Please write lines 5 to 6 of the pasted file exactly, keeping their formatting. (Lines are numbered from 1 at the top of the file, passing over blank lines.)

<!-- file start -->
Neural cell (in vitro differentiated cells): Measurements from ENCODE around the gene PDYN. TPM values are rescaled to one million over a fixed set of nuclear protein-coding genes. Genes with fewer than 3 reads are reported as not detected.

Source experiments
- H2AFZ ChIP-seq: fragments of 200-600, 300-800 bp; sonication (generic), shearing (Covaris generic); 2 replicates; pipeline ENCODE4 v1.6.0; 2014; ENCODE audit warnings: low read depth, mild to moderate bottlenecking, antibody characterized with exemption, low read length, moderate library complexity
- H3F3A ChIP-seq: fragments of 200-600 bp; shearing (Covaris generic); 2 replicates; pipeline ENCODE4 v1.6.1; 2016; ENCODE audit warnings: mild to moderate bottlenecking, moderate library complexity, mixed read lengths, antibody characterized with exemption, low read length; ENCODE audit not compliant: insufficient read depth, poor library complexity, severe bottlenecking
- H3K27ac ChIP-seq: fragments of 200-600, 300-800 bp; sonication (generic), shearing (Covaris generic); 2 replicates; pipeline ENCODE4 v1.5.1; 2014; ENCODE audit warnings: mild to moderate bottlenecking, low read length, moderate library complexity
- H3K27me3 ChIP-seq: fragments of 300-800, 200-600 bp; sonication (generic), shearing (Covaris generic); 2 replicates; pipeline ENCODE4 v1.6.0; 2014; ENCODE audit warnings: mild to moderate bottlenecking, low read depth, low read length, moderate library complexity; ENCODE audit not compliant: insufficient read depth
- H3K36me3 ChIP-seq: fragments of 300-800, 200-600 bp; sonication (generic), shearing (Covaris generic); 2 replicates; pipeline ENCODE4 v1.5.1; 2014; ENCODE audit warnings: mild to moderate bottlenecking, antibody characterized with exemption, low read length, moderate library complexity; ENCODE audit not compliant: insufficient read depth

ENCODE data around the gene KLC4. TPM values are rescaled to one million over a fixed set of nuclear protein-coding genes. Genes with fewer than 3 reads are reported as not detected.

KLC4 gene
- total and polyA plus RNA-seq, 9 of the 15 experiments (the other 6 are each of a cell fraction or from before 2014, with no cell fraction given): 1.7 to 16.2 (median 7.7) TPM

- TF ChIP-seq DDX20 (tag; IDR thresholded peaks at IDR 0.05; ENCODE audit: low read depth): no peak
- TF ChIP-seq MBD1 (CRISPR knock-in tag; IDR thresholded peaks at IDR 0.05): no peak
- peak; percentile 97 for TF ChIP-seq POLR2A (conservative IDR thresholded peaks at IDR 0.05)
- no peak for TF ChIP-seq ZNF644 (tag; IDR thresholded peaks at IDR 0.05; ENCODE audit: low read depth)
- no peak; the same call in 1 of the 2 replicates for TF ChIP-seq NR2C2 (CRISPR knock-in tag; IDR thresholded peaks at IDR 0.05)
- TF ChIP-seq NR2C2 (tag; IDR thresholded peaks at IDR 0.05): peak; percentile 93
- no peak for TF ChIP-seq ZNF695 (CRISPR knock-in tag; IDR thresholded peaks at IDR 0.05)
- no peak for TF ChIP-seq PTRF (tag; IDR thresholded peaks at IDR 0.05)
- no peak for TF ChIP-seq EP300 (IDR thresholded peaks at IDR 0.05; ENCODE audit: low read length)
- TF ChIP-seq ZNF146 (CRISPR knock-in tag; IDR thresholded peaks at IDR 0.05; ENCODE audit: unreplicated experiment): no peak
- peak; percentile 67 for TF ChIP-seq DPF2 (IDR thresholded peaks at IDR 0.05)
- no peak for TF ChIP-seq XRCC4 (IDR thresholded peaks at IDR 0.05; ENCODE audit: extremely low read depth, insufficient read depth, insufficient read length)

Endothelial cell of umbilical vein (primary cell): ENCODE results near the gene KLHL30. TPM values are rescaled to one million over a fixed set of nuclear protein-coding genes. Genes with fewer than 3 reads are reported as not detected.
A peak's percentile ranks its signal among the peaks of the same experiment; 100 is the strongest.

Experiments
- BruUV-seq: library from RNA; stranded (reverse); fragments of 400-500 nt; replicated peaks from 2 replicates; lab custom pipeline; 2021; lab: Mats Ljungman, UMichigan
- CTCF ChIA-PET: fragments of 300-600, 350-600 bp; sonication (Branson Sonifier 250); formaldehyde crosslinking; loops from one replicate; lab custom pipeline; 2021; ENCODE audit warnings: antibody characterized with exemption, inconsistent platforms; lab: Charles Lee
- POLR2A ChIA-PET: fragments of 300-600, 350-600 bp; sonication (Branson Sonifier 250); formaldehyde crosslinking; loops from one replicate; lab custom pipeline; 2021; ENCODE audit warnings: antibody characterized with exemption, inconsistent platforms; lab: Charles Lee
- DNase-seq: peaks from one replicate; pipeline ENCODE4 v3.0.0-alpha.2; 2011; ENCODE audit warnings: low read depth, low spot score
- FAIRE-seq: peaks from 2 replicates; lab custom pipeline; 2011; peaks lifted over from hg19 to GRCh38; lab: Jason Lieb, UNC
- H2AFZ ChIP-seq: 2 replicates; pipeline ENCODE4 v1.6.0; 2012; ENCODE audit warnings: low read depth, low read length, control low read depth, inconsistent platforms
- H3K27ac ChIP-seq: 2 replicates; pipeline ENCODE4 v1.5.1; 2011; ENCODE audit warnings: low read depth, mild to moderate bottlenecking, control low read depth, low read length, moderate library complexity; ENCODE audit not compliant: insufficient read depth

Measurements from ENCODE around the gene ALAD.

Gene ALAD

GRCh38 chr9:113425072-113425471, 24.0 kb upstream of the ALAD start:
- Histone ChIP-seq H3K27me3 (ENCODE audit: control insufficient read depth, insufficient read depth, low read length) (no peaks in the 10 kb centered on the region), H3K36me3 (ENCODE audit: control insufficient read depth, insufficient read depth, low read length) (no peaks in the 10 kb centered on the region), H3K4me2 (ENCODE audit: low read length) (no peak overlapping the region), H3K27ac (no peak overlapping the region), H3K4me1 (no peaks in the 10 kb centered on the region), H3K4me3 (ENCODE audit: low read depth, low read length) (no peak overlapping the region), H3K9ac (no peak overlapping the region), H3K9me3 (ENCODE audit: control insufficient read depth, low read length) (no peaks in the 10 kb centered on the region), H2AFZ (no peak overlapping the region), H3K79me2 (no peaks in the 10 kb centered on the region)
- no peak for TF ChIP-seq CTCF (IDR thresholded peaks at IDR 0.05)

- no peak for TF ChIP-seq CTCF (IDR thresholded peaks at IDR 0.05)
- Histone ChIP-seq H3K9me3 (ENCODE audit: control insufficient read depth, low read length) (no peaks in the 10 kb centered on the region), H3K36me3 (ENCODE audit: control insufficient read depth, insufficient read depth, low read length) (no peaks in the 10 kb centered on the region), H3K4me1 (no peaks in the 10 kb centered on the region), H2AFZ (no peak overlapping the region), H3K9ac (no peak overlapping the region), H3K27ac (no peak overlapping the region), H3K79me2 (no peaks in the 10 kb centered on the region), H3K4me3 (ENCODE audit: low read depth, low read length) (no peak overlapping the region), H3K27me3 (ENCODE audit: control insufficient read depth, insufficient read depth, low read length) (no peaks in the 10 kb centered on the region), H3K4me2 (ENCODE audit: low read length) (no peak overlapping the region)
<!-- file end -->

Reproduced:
- H3K27ac ChIP-seq: fragments of 200-600, 300-800 bp; sonication (generic), shearing (Covaris generic); 2 replicates; pipeline ENCODE4 v1.5.1; 2014; ENCODE audit warnings: mild to moderate bottlenecking, low read length, moderate library complexity
- H3K27me3 ChIP-seq: fragments of 300-800, 200-600 bp; sonication (generic), shearing (Covaris generic); 2 replicates; pipeline ENCODE4 v1.6.0; 2014; ENCODE audit warnings: mild to moderate bottlenecking, low read depth, low read length, moderate library complexity; ENCODE audit not compliant: insufficient read depth